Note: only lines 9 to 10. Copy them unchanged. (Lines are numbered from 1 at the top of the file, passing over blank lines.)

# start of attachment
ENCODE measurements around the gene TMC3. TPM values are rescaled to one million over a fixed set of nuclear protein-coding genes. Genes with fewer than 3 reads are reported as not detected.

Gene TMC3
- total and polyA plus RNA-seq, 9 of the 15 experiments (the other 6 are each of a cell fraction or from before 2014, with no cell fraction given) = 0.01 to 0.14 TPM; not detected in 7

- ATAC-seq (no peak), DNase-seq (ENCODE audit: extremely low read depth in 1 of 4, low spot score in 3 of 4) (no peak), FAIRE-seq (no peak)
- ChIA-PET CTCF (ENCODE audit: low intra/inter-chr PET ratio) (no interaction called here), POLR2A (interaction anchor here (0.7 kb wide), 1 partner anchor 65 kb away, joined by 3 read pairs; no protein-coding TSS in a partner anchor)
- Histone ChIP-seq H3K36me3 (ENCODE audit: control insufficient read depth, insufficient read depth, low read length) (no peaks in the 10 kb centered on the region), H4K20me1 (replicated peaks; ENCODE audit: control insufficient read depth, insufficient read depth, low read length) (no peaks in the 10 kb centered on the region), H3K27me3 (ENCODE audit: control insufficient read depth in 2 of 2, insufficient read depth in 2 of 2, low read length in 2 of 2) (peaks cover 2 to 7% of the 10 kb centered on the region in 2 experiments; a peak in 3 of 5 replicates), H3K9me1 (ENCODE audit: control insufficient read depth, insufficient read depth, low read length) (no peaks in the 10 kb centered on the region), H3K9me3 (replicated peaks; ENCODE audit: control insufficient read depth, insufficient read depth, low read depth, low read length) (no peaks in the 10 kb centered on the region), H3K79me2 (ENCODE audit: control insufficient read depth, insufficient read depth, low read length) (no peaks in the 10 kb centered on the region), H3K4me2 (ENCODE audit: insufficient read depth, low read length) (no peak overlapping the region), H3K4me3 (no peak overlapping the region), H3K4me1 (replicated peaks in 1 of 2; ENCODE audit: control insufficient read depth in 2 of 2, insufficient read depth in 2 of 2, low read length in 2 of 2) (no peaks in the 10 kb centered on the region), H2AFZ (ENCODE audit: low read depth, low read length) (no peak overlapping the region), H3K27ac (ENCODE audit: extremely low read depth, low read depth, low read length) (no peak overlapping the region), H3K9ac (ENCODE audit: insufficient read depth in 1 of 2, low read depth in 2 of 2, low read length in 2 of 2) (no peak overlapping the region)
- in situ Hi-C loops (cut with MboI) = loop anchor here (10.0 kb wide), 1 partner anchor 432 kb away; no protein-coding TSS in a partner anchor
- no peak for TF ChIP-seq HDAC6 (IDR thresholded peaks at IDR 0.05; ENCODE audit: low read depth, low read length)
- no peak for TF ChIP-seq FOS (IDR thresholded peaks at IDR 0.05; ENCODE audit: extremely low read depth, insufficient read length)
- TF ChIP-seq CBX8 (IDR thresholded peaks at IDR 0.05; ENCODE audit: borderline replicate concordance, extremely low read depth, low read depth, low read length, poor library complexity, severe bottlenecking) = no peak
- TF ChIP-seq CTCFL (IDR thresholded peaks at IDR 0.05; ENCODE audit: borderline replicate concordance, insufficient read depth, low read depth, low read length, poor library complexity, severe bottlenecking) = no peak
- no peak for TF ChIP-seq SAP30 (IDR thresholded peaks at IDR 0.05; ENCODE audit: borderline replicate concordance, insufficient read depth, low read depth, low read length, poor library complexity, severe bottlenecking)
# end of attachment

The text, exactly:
- no peak for TF ChIP-seq FOS (IDR thresholded peaks at IDR 0.05; ENCODE audit: extremely low read depth, insufficient read length)
- TF ChIP-seq CBX8 (IDR thresholded peaks at IDR 0.05; ENCODE audit: borderline replicate concordance, extremely low read depth, low read depth, low read length, poor library complexity, severe bottlenecking) = no peak